- Capital City Cremation Edmonton, AB - https://www.capitalcitycremation.ca -

Francis McNamara

McNamara Obit Photo

Father, grandfather, brother, and friend, Francis McNamara of Edmonton passed away on December 27 after 85 active years. “Frank” leaves behind three loving sons, Ross, Gerard, and Thomas and their spouses, Dianna, Jody and Katherine; as well as grandchildren Teague, Drew, Sienna, and Claire. Predeceased by mother Jeanne and father Leo; he is survived by siblings Lorraine, Maurice, and Rose.

Frank lived an event-filled life. He was fiercely independent and an intense competitor who attacked his goals with passion and grit. From playing “cat and mouse” with Russian ships on an instrument panel aboard a Canadian frigate in the early 1960s to becoming a masters champion distance runner, cross-country skier and triathlete, Frank sought to challenge himself and found success.

After leaving the navy, Frank returned to Alberta to apply his problem-solving skills in the booming oil patch. Several years later, tired of traveling and wanting to be closer to his young family, he took a job at NAIT in the electronics service department, where he worked for over three decades. It was here that he would form many life-long friendships and spark a love for athletics.

In his mid thirties, Frank experienced an excruciating gallstone that led to a sudden surgery. Returning home a week later, he decided to make a big change. He ditched smoking, altered his diet, and immediately embraced running. What started with jogging around the block with his three sons soon grew into competing in everything from local 10Ks to national nordic ski races to international triathlons.

Frank was tireless when it came to training and coaching. At NAIT, he co-founded a cross country running program for students and staff, and added a nordic ski program years later, coaching in both for decades until his retirement in 2000. He was also a longtime member and volunteer at the Edmonton Nordic Ski Club, where he constructed ski trails, set tracks, and ran waxing clinics. And as a fixture at local hangouts like George’s Cycle, Tech Shop, Running Room, and Fast Trax, he inspired a loyal following with free watch repairs and training and gear tips for anyone who asked.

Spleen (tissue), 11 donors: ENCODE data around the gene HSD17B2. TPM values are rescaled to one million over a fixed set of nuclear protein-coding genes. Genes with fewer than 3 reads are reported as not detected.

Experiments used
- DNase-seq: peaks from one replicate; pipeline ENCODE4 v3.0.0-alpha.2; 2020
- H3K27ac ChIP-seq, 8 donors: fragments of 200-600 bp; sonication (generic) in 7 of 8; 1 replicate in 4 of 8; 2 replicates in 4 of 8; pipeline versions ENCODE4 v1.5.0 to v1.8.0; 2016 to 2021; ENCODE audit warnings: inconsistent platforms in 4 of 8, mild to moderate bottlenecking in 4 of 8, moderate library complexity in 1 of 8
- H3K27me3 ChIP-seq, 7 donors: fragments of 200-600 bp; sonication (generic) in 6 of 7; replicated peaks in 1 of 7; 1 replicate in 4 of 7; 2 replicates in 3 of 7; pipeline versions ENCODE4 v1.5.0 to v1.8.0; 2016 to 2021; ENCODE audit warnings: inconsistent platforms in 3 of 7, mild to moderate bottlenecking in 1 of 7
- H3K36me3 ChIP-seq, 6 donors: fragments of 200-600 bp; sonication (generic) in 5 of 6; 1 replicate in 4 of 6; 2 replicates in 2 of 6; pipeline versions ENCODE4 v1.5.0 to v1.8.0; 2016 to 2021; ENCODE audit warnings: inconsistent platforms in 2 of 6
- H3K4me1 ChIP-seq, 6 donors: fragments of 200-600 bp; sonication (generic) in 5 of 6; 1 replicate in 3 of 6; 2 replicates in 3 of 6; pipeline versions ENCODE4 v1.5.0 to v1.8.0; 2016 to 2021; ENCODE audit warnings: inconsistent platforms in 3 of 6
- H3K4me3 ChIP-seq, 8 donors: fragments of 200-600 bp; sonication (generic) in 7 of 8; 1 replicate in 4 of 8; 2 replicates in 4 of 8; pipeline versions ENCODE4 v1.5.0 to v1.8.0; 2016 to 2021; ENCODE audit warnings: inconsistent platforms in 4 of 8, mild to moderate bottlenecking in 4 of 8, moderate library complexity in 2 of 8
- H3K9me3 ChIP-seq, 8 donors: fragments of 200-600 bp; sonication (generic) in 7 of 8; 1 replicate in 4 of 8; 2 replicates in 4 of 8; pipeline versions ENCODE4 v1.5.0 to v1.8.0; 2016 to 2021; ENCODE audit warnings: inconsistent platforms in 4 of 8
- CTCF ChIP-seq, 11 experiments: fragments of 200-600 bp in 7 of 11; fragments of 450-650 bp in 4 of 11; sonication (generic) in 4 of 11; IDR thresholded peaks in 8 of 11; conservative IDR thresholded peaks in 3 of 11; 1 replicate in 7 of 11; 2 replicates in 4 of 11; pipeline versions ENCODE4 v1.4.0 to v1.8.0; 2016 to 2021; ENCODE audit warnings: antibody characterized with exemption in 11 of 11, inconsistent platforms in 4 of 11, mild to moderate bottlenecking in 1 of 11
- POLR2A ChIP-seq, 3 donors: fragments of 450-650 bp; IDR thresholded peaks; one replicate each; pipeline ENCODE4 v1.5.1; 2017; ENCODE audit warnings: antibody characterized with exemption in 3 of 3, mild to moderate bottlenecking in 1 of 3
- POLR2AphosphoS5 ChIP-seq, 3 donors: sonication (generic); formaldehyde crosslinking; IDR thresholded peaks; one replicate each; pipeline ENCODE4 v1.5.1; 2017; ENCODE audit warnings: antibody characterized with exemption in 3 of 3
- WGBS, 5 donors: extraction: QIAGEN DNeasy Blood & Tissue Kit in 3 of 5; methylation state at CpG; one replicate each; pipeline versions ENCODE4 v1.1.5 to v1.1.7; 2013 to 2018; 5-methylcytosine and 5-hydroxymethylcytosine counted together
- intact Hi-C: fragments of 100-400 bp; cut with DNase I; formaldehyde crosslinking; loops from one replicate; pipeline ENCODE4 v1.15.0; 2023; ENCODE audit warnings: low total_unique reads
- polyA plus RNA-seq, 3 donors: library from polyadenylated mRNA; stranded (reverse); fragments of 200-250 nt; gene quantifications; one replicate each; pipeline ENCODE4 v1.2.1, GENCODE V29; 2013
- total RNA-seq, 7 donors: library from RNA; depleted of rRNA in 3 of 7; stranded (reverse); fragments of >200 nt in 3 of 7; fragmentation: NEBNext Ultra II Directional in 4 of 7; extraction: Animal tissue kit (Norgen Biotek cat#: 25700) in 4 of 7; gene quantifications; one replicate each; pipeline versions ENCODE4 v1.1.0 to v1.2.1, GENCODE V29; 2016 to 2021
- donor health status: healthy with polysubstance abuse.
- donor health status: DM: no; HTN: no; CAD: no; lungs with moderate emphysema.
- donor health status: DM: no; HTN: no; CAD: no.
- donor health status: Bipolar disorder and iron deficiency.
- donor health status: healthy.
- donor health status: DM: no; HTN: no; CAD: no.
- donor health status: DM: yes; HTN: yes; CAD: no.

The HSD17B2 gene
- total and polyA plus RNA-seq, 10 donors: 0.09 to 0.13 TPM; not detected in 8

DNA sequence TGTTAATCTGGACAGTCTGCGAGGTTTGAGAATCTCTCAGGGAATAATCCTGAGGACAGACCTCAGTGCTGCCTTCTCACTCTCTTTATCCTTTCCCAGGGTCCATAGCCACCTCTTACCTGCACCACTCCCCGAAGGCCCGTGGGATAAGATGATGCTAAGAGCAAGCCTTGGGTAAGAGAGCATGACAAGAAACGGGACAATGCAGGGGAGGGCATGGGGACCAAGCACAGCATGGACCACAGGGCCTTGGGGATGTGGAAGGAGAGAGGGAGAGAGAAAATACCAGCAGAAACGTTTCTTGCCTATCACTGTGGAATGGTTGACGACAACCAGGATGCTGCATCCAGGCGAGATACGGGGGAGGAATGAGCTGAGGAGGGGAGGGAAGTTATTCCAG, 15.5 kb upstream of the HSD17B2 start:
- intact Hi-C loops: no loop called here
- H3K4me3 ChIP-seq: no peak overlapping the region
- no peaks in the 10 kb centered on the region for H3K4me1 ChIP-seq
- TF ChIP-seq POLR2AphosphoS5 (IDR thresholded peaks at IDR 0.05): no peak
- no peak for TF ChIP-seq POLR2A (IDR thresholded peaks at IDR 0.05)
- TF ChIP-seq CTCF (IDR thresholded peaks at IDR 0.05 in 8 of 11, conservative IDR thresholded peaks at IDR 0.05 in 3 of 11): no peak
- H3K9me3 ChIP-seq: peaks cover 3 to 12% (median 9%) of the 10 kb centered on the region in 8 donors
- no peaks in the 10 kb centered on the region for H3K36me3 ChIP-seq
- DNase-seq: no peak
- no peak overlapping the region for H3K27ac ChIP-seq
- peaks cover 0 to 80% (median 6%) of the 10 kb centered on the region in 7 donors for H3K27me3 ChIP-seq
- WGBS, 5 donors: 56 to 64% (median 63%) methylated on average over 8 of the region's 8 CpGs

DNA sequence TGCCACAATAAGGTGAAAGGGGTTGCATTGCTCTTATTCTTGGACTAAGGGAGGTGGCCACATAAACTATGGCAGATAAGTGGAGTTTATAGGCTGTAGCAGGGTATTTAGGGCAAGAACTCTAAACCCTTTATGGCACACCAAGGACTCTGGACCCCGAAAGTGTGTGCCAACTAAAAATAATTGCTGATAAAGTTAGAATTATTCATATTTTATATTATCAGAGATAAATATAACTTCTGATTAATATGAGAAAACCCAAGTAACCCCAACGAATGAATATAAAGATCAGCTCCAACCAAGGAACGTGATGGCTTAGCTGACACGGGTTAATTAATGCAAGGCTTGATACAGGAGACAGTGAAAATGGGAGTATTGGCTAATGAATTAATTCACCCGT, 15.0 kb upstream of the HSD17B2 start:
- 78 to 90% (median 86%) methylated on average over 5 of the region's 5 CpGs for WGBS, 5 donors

But perhaps his greatest impact on the community is the Frank McNamara Cross Country Race Series, an Edmonton River Valley running institution that draws hundreds each Wednesday night in Spring and Fall. Frank’s wild and wooly trail design is legendary. As a legacy to Frank, the race organizer will retain the series in his name.

Although the family is sad that Frank is gone, there is great comfort in knowing that he gave so much to Edmonton’s athletic community. In recent years his injuries and declining health took a toll, but he is now racing again, pain-free, with a breeze at his back and a sparkle in his eye.

To honour Frank’s life, the family is planning an online celebration of life on Jan 31, 2020. In lieu of gifts or flowers, please consider supporting the community-driven Frank McNamara bench/trail tribute campaign at https://www.facebook.com/WednesdayNightCrossCountry/ [1].

4 Comments (Open | Close)

4 Comments To "Francis McNamara"

#1 Comment By neil farrell On January 7, 2021 @ 8:31 pm

I am a better man for knowing you frank. ~neil

#2 Comment By Bruce Gajerski On January 8, 2021 @ 7:55 pm

I am saddened by the news of Frank’s passing.

Frank was an inspiration to me as a runner/
triathlete in the 1980s and 1990s. He was one
tough bugger of a competitor even though he was 21 years older than me. We had more than a few battles on the roads.

I occasionally volunteered as an unofficial
course marshal in the fall X-country races
signaling the unexpected turns in course direction.

Best wishes to his surviving family members.

#3 Comment By Nancy Serediak (formerly Scott/Christensen) On January 11, 2021 @ 1:59 pm

Frank was one of my cross country ski coaches while I was at NAIT (1992-1994). He taught an absolute beginner how to skate ski on Fischer Revolutions, and how to classic ski even better. I don’t live in Edmonton anymore, but I bet if I stood on the trails in Goldbar Park, I would still hear his voice through the trees, telling me to keep going. I kept going. Thanks, Coach.

#4 Comment By Robert LaFontaine On January 18, 2021 @ 10:58 am

I was saddened to hear about the passing of Frank McNamara. My memories of Frank go back to the early 90’s when we would pass each other on the River Valley trails or at the Jasper/Banff Relay when he ran with the Over the Hill gang. When I first started timing events, Frank and I drove many kilometers (miles) together going to various events. In 2001, I started to electronically time the Wednesday Night Series for him. Back then it was called the “Wednesday Night Cross Country Race Series’. Then the next year in 2002, I changed the name to the “Wednesday Night Frank McNamara Cross Country Series” and later on began calling it the “Frank McNamara Cross Country Series”. Franks’ fingerprints were all over the series so it was fitting to name it after him. After some discussion with Frank, it was decided to give both a Spring and Fall Series a go. At the first race at Dawson Park, we had a little over 50 participants. One of the most memorable things that stands out for me was how he trusted that everyone who participated in the Series would pay and put their $2.00 in his margarine container. He always left it on the picnic table while he went out to mark the course. Over the years, the Frank Series has given back to the community wherever possible because he felt it was important to help others. A donation was made to the Fort McMurray Fire Relief Fund after it was devastated by fires. Frank also felt it was important that every child receive a gift at Christmas and so donations were made to the Edmonton Christmas Bureau. He was a good friend and he will be missed.